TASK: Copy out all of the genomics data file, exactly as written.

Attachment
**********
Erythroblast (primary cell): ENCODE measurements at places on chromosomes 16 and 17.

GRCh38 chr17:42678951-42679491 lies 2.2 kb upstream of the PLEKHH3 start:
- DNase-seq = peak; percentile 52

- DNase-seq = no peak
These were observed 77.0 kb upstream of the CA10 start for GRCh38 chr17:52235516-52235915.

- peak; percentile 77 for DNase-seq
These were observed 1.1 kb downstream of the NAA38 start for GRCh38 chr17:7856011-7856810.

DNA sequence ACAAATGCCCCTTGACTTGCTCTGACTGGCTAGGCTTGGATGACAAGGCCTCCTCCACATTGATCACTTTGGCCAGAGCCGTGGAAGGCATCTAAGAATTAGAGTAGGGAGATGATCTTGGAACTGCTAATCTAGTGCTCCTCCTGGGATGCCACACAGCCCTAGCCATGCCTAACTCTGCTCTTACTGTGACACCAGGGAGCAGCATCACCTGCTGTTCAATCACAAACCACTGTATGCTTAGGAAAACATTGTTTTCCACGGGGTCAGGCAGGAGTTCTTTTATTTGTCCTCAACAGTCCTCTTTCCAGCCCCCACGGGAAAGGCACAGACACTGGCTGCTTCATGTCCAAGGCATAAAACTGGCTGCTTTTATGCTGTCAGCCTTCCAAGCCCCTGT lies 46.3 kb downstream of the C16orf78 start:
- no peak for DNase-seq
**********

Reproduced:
Erythroblast (primary cell): ENCODE measurements at places on chromosomes 16 and 17.

GRCh38 chr17:42678951-42679491 lies 2.2 kb upstream of the PLEKHH3 start:
- DNase-seq = peak; percentile 52

- DNase-seq = no peak
These were observed 77.0 kb upstream of the CA10 start for GRCh38 chr17:52235516-52235915.

- peak; percentile 77 for DNase-seq
These were observed 1.1 kb downstream of the NAA38 start for GRCh38 chr17:7856011-7856810.

DNA sequence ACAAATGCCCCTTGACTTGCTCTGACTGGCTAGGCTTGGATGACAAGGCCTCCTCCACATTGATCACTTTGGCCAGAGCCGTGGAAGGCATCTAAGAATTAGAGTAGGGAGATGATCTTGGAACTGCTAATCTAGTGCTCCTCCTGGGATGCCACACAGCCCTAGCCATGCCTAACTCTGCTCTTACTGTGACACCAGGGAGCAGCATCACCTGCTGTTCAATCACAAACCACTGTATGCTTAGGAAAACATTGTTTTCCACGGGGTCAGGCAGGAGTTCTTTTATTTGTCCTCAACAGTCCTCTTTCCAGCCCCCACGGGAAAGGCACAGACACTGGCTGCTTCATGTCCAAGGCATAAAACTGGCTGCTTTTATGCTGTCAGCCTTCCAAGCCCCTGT lies 46.3 kb downstream of the C16orf78 start:
- no peak for DNase-seq